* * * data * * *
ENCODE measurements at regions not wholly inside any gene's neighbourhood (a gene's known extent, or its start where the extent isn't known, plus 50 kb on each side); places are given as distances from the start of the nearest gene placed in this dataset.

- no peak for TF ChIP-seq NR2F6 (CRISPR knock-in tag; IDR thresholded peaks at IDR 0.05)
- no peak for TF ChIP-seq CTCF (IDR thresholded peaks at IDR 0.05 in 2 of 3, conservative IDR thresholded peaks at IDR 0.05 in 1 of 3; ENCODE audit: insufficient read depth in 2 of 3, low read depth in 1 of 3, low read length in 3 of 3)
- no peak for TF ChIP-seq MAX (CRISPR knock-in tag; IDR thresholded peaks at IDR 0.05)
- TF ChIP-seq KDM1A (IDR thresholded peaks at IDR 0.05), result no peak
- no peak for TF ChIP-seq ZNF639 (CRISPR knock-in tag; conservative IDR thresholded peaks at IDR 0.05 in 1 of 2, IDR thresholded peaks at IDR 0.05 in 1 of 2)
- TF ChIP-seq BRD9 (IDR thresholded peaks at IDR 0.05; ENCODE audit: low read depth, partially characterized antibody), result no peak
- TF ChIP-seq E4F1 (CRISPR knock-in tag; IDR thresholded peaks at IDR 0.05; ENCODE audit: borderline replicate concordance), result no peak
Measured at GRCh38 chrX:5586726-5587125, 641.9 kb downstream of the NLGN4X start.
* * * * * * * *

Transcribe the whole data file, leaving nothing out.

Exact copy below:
ENCODE measurements at regions not wholly inside any gene's neighbourhood (a gene's known extent, or its start where the extent isn't known, plus 50 kb on each side); places are given as distances from the start of the nearest gene placed in this dataset.

- no peak for TF ChIP-seq NR2F6 (CRISPR knock-in tag; IDR thresholded peaks at IDR 0.05)
- no peak for TF ChIP-seq CTCF (IDR thresholded peaks at IDR 0.05 in 2 of 3, conservative IDR thresholded peaks at IDR 0.05 in 1 of 3; ENCODE audit: insufficient read depth in 2 of 3, low read depth in 1 of 3, low read length in 3 of 3)
- no peak for TF ChIP-seq MAX (CRISPR knock-in tag; IDR thresholded peaks at IDR 0.05)
- TF ChIP-seq KDM1A (IDR thresholded peaks at IDR 0.05), result no peak
- no peak for TF ChIP-seq ZNF639 (CRISPR knock-in tag; conservative IDR thresholded peaks at IDR 0.05 in 1 of 2, IDR thresholded peaks at IDR 0.05 in 1 of 2)
- TF ChIP-seq BRD9 (IDR thresholded peaks at IDR 0.05; ENCODE audit: low read depth, partially characterized antibody), result no peak
- TF ChIP-seq E4F1 (CRISPR knock-in tag; IDR thresholded peaks at IDR 0.05; ENCODE audit: borderline replicate concordance), result no peak
Measured at GRCh38 chrX:5586726-5587125, 641.9 kb downstream of the NLGN4X start.